the European Union
page looks at privacy legislation, reports and developments
in the European Union.
It covers -
During the 1970's Germany, France and much of Scandinavia
enacted comprehensive privacy legislation.
That legislation reflected the 1948 Universal Declaration
of Human Rights and other statements of principle discussed
earlier in this guide.
It built on enactments, from the Enlightenment onwards,
about surveillance, protection of postal and electronic
communications, and government use of data. Sweden's Parliament
for example devised an Access to Public Records Act
in 1777. Thirteen years later the French National Assembly
declared that the privacy of letters was inviolable. France
prohibited publication of "private facts" in 1858.
Bavarian legislation in 1861 provided for a mandatory one
year jail term for a telegrapher who disclosed the contents
of a telegram without authorisation. Norwegian legislation
in 1889 prohibited publication of information relating to
"personal or domestic affairs".
In 1968 the Council of Europe asked whether the 1950
European Convention on Human Rights (highlighted here)
and the domestic law of the member States offered adequate
privacy protection. An EC study in response to that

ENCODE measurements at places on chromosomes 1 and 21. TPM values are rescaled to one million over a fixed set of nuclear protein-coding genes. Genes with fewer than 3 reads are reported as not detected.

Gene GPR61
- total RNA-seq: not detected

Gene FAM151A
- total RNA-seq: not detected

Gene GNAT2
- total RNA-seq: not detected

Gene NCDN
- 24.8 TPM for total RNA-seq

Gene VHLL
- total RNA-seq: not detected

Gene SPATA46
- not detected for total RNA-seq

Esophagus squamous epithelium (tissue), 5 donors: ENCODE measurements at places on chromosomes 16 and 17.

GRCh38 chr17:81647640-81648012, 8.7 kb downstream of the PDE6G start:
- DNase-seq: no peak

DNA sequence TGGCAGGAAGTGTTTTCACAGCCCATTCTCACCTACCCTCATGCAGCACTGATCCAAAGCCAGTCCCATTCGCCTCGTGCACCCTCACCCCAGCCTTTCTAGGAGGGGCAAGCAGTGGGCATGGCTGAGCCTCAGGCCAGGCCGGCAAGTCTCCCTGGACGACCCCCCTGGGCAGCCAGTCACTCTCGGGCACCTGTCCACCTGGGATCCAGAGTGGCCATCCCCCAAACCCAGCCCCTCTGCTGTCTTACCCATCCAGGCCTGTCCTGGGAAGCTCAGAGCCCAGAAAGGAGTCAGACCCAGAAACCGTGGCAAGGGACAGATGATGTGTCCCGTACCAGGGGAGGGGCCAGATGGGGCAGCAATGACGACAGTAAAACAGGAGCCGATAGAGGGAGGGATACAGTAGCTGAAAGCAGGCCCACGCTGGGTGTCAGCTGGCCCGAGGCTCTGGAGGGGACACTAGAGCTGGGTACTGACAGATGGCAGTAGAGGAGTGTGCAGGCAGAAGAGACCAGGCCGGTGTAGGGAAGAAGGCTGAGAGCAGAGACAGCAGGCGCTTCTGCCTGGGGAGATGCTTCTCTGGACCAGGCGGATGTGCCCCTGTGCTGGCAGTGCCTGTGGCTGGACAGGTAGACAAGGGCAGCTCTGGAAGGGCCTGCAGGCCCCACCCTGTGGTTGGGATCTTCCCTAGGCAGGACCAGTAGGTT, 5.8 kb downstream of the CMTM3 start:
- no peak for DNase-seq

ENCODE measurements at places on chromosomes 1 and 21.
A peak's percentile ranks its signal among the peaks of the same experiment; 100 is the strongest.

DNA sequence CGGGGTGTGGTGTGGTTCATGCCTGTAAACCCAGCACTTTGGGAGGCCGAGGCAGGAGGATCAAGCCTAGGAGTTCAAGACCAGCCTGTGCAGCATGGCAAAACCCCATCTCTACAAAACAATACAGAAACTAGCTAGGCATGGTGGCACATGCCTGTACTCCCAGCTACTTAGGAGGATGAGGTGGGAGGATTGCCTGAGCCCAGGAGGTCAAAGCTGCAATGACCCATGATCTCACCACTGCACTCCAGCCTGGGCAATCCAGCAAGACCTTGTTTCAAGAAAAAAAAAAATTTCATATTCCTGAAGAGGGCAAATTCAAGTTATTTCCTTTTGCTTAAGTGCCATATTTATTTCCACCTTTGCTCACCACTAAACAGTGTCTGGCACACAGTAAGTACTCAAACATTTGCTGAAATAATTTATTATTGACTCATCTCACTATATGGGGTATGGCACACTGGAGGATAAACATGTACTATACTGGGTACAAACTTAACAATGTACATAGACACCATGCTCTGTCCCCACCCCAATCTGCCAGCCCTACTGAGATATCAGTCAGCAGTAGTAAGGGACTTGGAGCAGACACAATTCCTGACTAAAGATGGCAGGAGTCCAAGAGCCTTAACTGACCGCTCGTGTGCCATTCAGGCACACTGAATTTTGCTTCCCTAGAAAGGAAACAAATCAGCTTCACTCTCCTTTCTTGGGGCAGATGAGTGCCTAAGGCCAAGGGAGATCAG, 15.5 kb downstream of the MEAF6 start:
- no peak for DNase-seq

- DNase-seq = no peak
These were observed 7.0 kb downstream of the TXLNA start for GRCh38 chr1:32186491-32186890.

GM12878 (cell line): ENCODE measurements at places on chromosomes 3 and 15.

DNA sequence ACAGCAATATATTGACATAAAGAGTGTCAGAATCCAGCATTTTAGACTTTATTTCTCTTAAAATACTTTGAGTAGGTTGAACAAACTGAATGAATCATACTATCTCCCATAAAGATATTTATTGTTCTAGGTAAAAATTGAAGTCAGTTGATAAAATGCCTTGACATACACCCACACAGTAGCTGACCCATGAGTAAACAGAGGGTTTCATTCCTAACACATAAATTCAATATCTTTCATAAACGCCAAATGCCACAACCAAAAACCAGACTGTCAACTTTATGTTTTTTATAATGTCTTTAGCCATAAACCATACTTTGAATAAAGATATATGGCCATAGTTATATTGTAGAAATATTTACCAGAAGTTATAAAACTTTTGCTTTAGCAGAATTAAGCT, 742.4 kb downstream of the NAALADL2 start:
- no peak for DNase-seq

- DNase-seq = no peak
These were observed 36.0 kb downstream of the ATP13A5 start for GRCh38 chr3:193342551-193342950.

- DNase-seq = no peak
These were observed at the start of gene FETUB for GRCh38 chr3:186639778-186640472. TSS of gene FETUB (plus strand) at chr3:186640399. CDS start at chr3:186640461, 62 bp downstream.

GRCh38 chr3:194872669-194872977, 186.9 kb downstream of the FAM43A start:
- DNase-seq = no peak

question concluded that existing national legislation
was inadequate although, as noted below, provisions
in some jurisdictions such as France were far-reaching.
The Council's Committee of Ministers accordingly adopted
a Resolution on Data Protection in 1973, establishing
principles of data protection for the private sector.
A second resolution in 1974 did the same for the public
The 1970s enactments were reflected in the suite of
information privacy guidelines
adopted in 1981 by the Organization for Economic Cooperation
& Development (OECD) and in the 1981 Council of
binding member countries to create legislation establishing
fair information practices.
As John Gaudin notes in his 1996 paper
The OECD Guidelines: Can They Survive Technological
Change?, those regulatory frameworks predated the
In 1992 the OECD released Guidelines for the Security
of Information Systems & Networks. A revised
was issued in August 2002 "to counter cyberterrorism,
computer viruses, hacking and other threats":
Guidelines are designed to develop a "culture of security"
among government, business and users in an environment
of worldwide expansion of communications networks, increasing
interconnectivity across national borders, converging
technologies and ever more powerful personal computers.
In 1995 the European Union (EU) passed a Data Protection
protecting personal information and harmonizing privacy
laws among its member states.
An Additional Protocol (AP)
adopted on 23 May 2001 requires the establishment of independent
The 1995 Directive, now in effect across the EU, has resulted
in enactment of legislation among all EU member states
- and many trading partners - that enshrines a high level
of privacy protection and ensures that privacy is on the
agenda in government policy making.
The Directive requires that the laws of member states
protect personal information in both the private and public
sectors. That legislation must feature provisions to block
transfers of information to non-member states that do
not provide an "adequate" level of protection.
It requires all data processing to have a "proper